Despite the iconic seven-slot grille, the Jeep Mighty FC Concept is as American as a Katyusha rocket. The retro-fantastic rock crawler shares its design lineage with the Soviet GAZ-66 and the arsenal of atom bombs that terrorized the nightmares of '50s schoolchildren.
Regardless of whether its roots are red, white and blue or just red, the Mighty FC — i.e. Forward Control — has the stature and I-don't-give-a-crap-about-your-human rights might befitting a superpower. Thank you, my Jeep comrades, for blessing me with the chance to drive it yesterday in Moab.
The cab over layout is nothing new for Jeep, which — under the auspices of Willy's and Kaiser — produced something similar between 1956 and 1965. But amongst the now Chrysler-owned division's array of rock-crawling Wrangler variants, it stands out as something special, and definitely bears more than passing resemblance to a Soviet missile hauler.
Not many American drivers have had the opportunity to pilot a truck which juts the driver's feet out ahead of the front axle. Mark Allen — head of Jeep's design department — and his team of like-minded Jeep aficionados admitted to geeking out about the ass-over-axle design, which garnered a lot of attention Monday as Jeep showed off its lineup at the annual Easter Jeep Safari in Moab, Utah. Fitted with massive portal axles and bead-locked offroad tires, the Mighty FC is more or less made from parts they found lying around the Jeep factory.
Powered by an aluminum, dual overhead cam Pentastar V6 — which, rated at nearly 300hp, is no slouch — the FC is basically a mutated four-door 2012 Rubicon. It has the same automatic transmission and dual range transfer case, with the front axle position tweaked to accommodate the cab, which looks like a Wrangler body with its nose lopped off and reaffixed without an old-style snout. Allen made sure air lockers were added to both beefy axles, so the truck can crawl over challenging terrain without much of a problem.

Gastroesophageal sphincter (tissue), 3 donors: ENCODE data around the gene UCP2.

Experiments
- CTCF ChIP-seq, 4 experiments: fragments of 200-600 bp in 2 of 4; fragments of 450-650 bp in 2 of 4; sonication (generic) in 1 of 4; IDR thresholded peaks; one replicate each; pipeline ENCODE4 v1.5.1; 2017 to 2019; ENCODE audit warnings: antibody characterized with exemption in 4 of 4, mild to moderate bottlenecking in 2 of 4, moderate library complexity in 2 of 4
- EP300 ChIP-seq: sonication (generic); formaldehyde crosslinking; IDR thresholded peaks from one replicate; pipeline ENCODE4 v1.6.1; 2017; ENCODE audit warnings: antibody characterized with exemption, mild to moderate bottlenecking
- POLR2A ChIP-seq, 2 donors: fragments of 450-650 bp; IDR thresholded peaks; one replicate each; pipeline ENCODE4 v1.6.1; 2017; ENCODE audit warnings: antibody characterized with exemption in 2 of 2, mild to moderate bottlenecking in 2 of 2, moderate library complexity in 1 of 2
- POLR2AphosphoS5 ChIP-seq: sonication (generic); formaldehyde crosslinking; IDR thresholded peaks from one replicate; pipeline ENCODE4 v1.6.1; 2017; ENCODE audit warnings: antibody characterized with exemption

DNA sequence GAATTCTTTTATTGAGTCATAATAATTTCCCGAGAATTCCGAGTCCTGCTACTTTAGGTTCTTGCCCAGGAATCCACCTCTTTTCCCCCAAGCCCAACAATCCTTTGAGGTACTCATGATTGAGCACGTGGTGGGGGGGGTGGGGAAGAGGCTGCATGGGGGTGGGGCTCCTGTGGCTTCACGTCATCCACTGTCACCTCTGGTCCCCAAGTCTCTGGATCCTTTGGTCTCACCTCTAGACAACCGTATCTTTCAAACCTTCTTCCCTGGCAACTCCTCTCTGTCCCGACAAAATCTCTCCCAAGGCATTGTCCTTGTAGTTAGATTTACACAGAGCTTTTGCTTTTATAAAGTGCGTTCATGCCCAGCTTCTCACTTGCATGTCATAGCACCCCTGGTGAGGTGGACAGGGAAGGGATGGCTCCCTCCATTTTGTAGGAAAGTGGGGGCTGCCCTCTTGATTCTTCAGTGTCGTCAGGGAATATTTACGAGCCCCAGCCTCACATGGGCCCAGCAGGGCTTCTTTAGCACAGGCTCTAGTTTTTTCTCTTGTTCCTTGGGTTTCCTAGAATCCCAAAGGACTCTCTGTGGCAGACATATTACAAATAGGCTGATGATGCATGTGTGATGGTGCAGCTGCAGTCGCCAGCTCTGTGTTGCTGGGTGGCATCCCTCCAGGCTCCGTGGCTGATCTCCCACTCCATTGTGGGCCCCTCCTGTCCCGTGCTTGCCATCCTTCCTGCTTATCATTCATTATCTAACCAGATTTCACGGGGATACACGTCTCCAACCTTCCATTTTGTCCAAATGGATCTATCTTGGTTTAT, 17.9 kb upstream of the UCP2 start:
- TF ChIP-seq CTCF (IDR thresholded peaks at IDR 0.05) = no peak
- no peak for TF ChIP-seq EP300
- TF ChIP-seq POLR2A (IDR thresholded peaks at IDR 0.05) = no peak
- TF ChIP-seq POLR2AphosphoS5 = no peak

Jeep wanted to show off its quiver of souped up rockcrawlers bad enough to wine and dine the cadre of journos willing to make the trek to the tiny desert town, but getting a crack at driving them was enough of a lure for most (it certainly was for me).
Driving the Mighty FC is absolutely bizarre. There's something foreign about riding in front of the wheels that steer the vehicle (driving behind it, I watched the FC drift all over the highway as its newly-minted driver learned the eccentricities of its tiller), and with its high stance, going up and down steep inclines provides a heightened sense of adventure.
Ascending, all you see is sky, and descending, you get an intimate view of the downward slope. Its relatively short wheelbase makes the FC difficult to high-center, and there's absolutely no front or rear overhang to worry about scraping as you go from one impossible pitch to the next.
"Going uphill is great; going downhill is ... whoa," Allen said at the Safari Monday.
The bottom line: if you have a load of RPGs that absolutely must be delivered over brutal terrain in a timely manner, the Mighty FC isn't a bad choice of conveyance. Don't expect to see it in production anytime soon, though. Allen hinted that modern NHSTA crash safety regulations would make producing the vehicular equivalent of dangling your legs over the front bumper a near impossibility.
As an offroad journalist schralped a huge rock pile in the animal-like machine Monday, someone in the crowd of onlookers bellowed, "Americaaaa, f&$# yeah!" But somewhere on the breeze hung the last notes of a Soviet hymn.